"Shortly after its release, Kouryuu Densetsu Villgust Gaiden was adapted into an animated short-film loosely based around the game itself. Yet, despite hosting several characters not present in the game, its lack of connection with much of anything in the game save the “evil deity” and the “goddess”, and its over-all (expected) shortness, this OVA made a lot more sense than the actual game itself. "
Shortly after its release, Kouryuu Densetsu Villgust Gaiden was adapted into an animated short-film loosely based around the game itself. Yet, despite hosting several characters not present in the game, its lack of connection with much of anything in the game save the “evil deity” and the “goddess”, and its over-all (expected) shortness, this OVA made a lot more sense than the actual game itself.
But perhaps this is to be expected. This late NES title was only released in Japan, and as such, only reached the English-speaking public through emulation and a rather poor fan-translation. It is entirely possible that the disjointed plot elements and sometimes-nonsensical dialogue are strictly due to translation and emulation error. Perhaps someone fluent in Japanese playing the original could make a lot more sense of it, but because I, and I’m sure many of you, are not, this is the best we have.
I could go into specifics here. I could explain how the introduction tells you of a demon that seemingly came out of nowhere, threatening the peaceful land of Villgust, and how a randomly selected brute of a warrior named Murobo had been chosen as the “goddess hero”. I could complain that once you actually start your epic quest, said beast simply declares, “I should find some companions!” without giving you any further instruction whatsoever. I could whine about why it is that just about everywhere you go, failing to talk to ONE person won’t trigger the next plot point, leaving you confused as hell as to where to go next. (But that’s alright because that’s what FAQs are for!). I could rant about how many of the plot elements never seem to come together or get resolved. Why is it that, halfway through the game, I’m sent to find some medicine for a village without any reason as to who or what caused many of its inhabitants to scream in agony? Where did the weird pot monster come from after acquiring one of our last friends? Why, when reaching the final boss, does it feel like everything we did before made no sense to this thing’s presence whatsoever? But I won’t. Fortunately, the game’s incredibly unique battle system more than makes up for the awkward plot and poor translation.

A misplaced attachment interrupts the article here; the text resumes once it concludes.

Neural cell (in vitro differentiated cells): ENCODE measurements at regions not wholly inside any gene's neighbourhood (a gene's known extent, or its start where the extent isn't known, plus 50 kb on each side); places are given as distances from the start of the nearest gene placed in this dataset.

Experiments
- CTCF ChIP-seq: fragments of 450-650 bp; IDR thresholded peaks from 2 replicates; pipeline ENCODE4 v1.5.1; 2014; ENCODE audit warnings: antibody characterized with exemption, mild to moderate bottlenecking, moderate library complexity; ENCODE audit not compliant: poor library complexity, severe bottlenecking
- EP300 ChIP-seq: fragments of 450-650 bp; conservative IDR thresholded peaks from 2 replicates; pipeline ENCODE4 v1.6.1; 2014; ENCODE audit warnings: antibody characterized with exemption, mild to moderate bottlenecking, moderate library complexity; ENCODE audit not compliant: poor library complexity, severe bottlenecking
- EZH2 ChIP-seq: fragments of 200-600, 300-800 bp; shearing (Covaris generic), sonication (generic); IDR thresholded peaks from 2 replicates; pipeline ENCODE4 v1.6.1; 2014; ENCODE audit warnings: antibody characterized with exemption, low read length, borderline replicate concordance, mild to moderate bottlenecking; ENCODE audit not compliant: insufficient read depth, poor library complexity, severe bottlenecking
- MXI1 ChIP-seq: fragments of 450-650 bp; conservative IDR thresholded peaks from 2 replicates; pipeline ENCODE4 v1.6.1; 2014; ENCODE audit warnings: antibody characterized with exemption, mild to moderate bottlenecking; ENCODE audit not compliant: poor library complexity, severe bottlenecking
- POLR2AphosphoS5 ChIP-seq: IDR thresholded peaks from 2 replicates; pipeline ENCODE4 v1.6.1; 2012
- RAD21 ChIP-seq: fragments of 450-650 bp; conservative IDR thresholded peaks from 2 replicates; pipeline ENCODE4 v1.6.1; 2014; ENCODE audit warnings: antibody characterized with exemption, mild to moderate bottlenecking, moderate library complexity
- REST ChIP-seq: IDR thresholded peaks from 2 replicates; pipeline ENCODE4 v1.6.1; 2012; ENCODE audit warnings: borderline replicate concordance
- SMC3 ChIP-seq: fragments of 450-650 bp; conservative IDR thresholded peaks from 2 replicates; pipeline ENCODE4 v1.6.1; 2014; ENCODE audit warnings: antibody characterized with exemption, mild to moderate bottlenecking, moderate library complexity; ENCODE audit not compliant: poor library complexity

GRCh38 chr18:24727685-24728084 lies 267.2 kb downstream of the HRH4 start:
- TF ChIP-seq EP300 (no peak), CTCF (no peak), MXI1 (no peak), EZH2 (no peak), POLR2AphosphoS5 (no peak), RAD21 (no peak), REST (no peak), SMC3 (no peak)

If I could make a comparison, I would call Villgust something of a mix between Crystalis and Dragon Warrior. Dragon Warrior’s elements shine through with the “adventurous” mindset without much direction, only this game’s sense of “openness” seems largely superficial, as the world map, in retrospect, is really quite small.